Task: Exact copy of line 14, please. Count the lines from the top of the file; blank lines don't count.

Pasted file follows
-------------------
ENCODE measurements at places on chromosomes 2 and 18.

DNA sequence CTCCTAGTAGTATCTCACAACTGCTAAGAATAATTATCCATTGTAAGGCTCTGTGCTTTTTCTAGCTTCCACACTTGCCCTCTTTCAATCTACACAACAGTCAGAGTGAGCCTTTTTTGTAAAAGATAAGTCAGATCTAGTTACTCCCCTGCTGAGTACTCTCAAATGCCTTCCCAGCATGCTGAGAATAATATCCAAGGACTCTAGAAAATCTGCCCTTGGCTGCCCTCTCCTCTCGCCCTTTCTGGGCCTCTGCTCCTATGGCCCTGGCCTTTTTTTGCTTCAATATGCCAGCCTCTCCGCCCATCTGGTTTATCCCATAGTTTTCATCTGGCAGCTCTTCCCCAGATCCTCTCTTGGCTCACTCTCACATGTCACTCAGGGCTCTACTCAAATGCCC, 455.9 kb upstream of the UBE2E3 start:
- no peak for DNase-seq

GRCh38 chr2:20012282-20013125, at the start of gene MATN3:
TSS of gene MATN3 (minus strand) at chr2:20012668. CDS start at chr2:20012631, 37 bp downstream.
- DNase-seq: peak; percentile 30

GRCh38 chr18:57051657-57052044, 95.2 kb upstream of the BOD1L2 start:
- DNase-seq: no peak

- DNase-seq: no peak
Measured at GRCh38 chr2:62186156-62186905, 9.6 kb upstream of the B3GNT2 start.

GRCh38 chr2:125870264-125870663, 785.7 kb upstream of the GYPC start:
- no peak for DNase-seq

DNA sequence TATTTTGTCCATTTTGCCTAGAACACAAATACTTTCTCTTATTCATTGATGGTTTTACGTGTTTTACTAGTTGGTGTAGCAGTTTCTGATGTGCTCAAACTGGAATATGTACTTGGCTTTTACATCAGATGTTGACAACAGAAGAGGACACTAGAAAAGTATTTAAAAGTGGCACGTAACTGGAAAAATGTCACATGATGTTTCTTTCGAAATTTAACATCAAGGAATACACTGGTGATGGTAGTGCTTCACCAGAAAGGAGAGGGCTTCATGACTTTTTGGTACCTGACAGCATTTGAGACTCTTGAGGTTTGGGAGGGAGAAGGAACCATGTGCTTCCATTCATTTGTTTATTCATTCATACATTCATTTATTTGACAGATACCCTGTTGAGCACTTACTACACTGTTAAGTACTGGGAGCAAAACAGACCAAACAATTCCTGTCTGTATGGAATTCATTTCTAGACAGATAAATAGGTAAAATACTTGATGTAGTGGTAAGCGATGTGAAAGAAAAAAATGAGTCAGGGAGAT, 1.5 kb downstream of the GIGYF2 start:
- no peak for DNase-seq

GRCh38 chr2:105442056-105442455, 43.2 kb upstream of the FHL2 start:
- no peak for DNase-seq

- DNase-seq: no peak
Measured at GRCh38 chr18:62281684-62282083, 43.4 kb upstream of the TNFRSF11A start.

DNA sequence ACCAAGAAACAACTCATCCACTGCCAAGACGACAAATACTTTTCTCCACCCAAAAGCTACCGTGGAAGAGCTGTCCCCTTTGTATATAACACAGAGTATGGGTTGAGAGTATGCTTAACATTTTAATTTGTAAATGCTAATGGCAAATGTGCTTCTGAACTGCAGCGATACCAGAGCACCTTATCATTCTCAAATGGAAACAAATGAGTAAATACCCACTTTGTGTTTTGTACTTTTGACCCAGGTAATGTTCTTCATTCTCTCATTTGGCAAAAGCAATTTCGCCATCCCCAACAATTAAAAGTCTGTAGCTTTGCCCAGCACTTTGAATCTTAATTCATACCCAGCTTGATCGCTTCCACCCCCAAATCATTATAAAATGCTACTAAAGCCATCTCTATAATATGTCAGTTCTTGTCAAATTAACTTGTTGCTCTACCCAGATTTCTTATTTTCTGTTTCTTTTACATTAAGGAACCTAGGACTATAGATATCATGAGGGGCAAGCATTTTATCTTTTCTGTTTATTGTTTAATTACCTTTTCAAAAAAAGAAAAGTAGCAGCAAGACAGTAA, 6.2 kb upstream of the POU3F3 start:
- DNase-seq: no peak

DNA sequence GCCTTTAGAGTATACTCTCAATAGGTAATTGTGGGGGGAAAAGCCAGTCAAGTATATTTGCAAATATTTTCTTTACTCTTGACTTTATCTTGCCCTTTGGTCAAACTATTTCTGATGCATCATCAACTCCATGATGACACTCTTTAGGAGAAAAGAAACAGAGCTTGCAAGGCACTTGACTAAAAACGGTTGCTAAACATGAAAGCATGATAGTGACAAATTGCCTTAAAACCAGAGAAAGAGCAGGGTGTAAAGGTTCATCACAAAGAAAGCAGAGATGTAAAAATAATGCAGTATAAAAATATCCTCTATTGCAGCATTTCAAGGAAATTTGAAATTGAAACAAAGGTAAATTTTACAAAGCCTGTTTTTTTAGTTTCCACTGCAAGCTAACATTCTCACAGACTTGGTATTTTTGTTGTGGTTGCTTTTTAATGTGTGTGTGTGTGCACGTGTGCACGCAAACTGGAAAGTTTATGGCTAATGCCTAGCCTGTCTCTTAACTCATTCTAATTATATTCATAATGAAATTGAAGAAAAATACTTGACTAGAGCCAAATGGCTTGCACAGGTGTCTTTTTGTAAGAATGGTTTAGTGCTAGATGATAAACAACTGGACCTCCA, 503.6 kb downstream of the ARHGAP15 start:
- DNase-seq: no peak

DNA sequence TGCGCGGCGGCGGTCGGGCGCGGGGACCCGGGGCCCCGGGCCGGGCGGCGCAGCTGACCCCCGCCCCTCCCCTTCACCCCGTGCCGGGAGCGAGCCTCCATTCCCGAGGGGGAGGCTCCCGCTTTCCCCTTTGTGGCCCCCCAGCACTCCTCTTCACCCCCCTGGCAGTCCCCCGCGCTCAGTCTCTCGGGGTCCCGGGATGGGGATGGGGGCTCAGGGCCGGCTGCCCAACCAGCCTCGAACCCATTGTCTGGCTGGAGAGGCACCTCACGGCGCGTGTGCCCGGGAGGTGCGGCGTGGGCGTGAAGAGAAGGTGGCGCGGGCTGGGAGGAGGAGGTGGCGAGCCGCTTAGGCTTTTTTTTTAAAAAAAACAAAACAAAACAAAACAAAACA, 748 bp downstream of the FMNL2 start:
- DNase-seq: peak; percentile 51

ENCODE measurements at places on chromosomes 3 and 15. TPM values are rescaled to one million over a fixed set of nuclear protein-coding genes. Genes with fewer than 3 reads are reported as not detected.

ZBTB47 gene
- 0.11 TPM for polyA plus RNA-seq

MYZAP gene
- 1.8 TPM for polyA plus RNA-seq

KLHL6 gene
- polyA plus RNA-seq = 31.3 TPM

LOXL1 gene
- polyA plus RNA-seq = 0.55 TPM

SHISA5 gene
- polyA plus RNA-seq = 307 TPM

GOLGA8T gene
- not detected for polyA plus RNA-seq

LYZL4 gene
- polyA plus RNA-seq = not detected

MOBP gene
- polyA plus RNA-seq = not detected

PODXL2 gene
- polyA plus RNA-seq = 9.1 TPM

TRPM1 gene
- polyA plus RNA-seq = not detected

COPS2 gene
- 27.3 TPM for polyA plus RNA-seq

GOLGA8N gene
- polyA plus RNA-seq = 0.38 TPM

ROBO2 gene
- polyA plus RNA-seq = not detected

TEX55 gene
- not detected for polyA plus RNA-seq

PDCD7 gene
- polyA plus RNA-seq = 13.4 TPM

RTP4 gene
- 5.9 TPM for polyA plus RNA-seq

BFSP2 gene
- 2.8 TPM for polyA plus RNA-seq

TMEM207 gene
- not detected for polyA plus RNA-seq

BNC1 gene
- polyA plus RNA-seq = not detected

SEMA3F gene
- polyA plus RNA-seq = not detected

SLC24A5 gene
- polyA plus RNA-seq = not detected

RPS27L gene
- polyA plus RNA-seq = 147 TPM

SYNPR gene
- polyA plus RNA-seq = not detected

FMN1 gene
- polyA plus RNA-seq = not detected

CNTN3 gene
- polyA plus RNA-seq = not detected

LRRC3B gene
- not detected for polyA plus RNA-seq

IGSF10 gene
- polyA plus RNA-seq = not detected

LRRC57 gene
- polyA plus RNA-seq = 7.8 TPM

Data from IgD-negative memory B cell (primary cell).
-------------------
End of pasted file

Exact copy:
- no peak for DNase-seq